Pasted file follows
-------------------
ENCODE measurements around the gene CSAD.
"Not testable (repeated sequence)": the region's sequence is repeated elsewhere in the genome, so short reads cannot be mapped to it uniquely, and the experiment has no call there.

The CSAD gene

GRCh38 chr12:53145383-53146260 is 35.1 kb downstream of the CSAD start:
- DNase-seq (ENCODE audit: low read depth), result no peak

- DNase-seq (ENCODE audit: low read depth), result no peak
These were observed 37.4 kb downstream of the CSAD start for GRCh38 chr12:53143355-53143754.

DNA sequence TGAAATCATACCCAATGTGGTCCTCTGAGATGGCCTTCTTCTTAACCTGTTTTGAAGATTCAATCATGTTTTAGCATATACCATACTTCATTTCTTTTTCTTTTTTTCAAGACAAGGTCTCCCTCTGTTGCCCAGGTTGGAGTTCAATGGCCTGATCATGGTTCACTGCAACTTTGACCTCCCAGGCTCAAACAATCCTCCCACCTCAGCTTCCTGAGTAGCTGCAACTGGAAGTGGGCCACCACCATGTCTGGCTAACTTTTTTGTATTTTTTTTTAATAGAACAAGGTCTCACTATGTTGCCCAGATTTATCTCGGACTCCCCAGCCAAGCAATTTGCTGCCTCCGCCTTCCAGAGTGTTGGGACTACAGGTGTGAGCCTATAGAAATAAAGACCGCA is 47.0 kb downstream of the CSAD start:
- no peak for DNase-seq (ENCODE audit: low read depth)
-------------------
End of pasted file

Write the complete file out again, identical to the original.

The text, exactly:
ENCODE measurements around the gene CSAD.
"Not testable (repeated sequence)": the region's sequence is repeated elsewhere in the genome, so short reads cannot be mapped to it uniquely, and the experiment has no call there.

The CSAD gene

GRCh38 chr12:53145383-53146260 is 35.1 kb downstream of the CSAD start:
- DNase-seq (ENCODE audit: low read depth), result no peak

- DNase-seq (ENCODE audit: low read depth), result no peak
These were observed 37.4 kb downstream of the CSAD start for GRCh38 chr12:53143355-53143754.

DNA sequence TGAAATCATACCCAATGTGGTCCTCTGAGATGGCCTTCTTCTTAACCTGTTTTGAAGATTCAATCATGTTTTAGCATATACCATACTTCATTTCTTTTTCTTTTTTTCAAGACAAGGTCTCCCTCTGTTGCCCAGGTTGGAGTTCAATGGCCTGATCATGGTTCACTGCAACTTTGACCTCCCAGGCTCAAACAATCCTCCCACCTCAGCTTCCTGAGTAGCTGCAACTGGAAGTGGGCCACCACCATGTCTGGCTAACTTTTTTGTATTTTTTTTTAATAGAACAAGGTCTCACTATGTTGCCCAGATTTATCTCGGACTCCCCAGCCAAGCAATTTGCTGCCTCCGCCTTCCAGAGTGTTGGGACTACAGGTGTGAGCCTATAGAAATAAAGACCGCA is 47.0 kb downstream of the CSAD start:
- no peak for DNase-seq (ENCODE audit: low read depth)